If you ask my mom, there’s an ever-increasing problem in the world today—no one sits on the front porch anymore. Or hangs out on the stoop. In the Chicago neighborhood she grew up in—Bridgeport in the late ‘50’s—apparently that’s what everyone did. They sat on stoops. Sat there and smoked and waited for the iPhone to be invented. When my parents moved from Bridgeport to Mt. Greenwood in the 70’s, the first thing my mom did was to sit on the stoop and expect a neighborhood to form around her.
I don’t know all the ins and outs of stoop sitting. Did they fly flags to declare their intent? Did they shout their political beliefs with megaphones to lure the like-minded? Did they make elaborate decorative displays to attract stoop-mates? I don’t know their customs, but hers was a short adventure. No neighbors approached or sat on their stoops or waved at her from behind their curtains. We’re sure it had nothing to do with her resting bitch face. She had no choice but to retreat into her house where she would stay for the next 30 years.
I think things have only gotten worse since then. No one gets together anymore. What, with the twitter being where people gather to avoid people, the only eye contact we get is with selfies. But since all of society’s ills can be traced back to this breakdown in communal stoop-sitting, it’s vital that we solve it.
I stumbled onto the fix maybe two years ago, but due to the natural laws of procrastination I am only now sharing this with you.
I was standing outside my house in the middle of a Saturday, just staring back at my house. Because that’s what shocked, clueless people do.
My kids were running in and out through the front door. The lawn was just daring me to do something about the transfer of power to the weeds. There was a Frisbee on the roof. Somewhere in the distance a dog barked. That’s when my across-the-street neighbor came over and started talking to me. He’s a cop, so he’s used to approaching people who don’t want to talk to him. I wasn’t getting out of this small talk. He wore a big smile that made his eyes squint until they just about disappeared.
The first few moments, he just stared with me. Both of us, looking at that Frisbee and those weeds and my rotting storm door. I never saw a door rot before. I didn’t even know it was possible. But there it was. I was looking at it. And I had a witness.
“Yeah, it’s hard having three kids, huh?” was the first thing that cop-neighbor said.
“Sure is.” Out of all the words stampeding around in my head, like a startled herd of buffalo, those were the only two that made it out.
“Yeah, I remember when my kids were little, seemed like I had no time for anything.” He turned to look at me and suddenly he was wearing sunglasses. Big cop sunglasses. “No time to do the yard work I loved to do.”
“I hear that.”
“Oh, so you like to do yard work?” This was getting good.
“Well, who doesn’t?” The word buffalos were trampling each other to death. My skull sloshed with their meat slurry.
He was looking at me. You. You doesn’t. That’s who doesn’t.
“I mean, gee, I can’t take the way this place looks.” I offered. Gee?! Who the fuck says “gee”??!
Half of cop neighbor’s face cracked open in a grin, “You should try looking at it from my side of the street.”
Shit, did I miss my chance to ask for a lawyer? What have I said already??! Is this where I ask for a lawyer? No, demand one! Yes, I should demand a lawyer!!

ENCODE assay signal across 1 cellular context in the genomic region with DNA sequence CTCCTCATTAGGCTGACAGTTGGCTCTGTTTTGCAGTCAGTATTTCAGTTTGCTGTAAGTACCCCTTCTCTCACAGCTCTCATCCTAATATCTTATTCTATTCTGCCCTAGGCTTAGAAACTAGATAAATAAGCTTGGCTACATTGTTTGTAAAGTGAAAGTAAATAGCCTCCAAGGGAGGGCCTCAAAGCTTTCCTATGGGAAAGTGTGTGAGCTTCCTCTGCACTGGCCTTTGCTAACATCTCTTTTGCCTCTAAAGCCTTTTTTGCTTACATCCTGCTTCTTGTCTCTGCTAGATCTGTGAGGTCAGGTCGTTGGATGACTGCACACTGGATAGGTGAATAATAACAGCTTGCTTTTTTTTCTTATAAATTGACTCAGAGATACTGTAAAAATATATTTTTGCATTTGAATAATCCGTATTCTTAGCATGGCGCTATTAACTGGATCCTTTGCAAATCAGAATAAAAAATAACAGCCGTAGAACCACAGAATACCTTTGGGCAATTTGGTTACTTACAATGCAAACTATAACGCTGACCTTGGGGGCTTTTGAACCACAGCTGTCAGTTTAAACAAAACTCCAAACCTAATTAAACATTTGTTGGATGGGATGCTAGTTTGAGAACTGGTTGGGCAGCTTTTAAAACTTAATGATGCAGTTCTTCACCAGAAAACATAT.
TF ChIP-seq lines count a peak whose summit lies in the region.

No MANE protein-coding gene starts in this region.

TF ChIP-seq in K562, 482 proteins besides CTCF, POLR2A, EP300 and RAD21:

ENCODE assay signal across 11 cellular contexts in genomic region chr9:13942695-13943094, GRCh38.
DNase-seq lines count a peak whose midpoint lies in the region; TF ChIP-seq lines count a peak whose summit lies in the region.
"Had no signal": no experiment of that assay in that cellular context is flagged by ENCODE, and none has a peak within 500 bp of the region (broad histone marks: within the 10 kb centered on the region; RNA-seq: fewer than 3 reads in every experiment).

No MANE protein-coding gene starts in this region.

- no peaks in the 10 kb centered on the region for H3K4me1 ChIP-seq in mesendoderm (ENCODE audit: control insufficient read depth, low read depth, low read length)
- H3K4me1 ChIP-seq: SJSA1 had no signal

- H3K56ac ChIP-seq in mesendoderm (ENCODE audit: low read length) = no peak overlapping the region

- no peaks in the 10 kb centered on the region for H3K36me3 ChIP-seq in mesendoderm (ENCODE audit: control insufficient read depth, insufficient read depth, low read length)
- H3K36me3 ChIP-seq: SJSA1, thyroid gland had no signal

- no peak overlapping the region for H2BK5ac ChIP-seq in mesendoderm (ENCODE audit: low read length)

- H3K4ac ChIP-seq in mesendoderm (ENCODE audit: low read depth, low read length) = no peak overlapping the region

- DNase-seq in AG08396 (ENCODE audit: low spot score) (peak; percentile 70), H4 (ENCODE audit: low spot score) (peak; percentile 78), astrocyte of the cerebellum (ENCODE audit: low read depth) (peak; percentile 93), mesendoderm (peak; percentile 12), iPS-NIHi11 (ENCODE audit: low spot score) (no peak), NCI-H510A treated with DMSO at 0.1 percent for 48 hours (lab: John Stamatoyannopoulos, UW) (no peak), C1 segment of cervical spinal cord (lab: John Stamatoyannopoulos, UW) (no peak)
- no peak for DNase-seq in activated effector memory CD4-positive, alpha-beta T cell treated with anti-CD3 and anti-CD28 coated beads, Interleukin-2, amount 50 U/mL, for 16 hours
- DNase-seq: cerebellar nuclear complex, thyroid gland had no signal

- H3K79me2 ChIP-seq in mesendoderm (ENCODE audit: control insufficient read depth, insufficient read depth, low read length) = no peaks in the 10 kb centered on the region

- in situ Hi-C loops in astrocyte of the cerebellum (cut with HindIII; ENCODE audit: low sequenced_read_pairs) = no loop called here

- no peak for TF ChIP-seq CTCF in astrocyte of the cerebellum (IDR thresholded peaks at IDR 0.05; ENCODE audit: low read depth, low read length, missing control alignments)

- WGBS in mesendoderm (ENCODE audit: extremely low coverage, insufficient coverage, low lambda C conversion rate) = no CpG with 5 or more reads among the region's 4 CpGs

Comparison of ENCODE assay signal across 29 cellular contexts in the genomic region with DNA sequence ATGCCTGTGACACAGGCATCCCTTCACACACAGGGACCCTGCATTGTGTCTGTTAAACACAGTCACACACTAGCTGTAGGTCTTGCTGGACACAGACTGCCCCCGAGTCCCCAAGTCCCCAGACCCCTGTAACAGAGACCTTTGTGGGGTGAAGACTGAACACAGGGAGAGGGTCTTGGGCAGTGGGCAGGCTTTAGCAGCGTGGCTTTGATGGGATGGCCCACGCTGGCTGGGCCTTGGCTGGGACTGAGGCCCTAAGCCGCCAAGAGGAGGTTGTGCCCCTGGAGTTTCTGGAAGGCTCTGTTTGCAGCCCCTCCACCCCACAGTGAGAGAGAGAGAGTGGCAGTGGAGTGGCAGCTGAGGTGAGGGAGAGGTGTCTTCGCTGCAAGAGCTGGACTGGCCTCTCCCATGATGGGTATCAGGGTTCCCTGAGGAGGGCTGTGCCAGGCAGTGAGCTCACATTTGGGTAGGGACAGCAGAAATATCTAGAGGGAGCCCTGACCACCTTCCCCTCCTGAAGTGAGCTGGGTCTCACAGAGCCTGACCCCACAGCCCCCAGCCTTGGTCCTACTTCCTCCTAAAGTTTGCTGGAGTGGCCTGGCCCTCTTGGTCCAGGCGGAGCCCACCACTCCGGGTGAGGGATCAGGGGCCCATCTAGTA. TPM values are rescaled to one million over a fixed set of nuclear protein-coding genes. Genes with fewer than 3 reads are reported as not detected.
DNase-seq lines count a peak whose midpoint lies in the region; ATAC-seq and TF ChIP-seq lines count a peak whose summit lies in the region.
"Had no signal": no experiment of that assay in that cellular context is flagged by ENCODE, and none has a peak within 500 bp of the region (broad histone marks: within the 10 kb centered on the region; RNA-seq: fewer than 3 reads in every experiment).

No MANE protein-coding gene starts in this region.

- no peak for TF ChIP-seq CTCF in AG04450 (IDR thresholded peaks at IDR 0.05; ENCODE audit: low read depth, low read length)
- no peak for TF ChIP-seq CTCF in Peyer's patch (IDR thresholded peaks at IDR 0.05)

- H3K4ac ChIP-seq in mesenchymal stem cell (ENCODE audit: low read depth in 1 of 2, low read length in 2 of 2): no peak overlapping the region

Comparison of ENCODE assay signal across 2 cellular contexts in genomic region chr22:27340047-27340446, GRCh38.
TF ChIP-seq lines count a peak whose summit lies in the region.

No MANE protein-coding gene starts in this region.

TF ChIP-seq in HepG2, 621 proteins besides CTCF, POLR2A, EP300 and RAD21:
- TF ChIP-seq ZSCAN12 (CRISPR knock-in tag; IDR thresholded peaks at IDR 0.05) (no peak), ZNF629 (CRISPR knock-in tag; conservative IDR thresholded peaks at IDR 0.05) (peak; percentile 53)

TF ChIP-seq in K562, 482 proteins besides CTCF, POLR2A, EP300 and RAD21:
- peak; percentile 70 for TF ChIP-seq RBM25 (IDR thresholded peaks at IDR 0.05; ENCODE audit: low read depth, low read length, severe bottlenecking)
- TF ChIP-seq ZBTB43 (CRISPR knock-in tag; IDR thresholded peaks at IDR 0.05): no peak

“If you ever need any help, my wife likes kids, we raised two, after all. She’ll be happy to watch yours, you know, if you need to get some of the basic stuff done.” Suddenly his glasses were gone. He was just the across-the-street neighbor again. And I understood his frustration completely.
I told him I’d be happy to take him up on his offer of his wife. Though I worded it differently. He shuffled back across the way with his arms sticking out from his body. Walking the way that only police and bodybuilders seem to walk.
I stayed out later than normal pulling weeds and retrieving the Frisbee.
A week later, I went out there and put in a real effort. I cut the lawn, edged it, and pulled ALL the weeds. I even swept up the lawn clippings that blew out onto the sidewalk. I did it up real nice.
When I was about done, my across-the-street neighbor opened his front door, looked at me, did a slow clap, and went back inside.
I never talked to him again, but I thought it was a great way to meet the neighbors. Much better than sitting on the stoop.
So if you aren’t like me and feel that real human interaction isn’t something to avoid, then here is the actual DIY part of this post.
Here’s how to trick the neighbors into introducing themselves to you. All you have to do is:
Let stuff slide. Chances are, you’re already neglecting the things inside your home—now, take that inaction outside. Let your lawn do what it do. Weeds are a natural part of nature’s world. Who are you to stop them, murderer?
Find the balance. This is important because you want to have a lawn that screams “HELP!” but you don’t want it to be soooo bad that the neighbors reach for their phones to call whatever small-minded bureaucrat is in charge of abusing power in your town.
Slow down on replacing things! This is actually a repeat of my first point. That’s how lazy people write. When they paved our alley, they had to take down a section of our fence. A small price for a brand new alley. It was well over a year ago, but I still haven’t replaced that section of fence. Because that lets in the alley neighbors.
So cut the grass twice a month. Or less. Let your rain gutters become long filthy arboretums. Take inspiration in the valiant weeds as they triumph and thrive despite a world that hates them.
And maybe throw some frozen strawberries in the blender with some tequila. Your neighbors just might drop by for a word.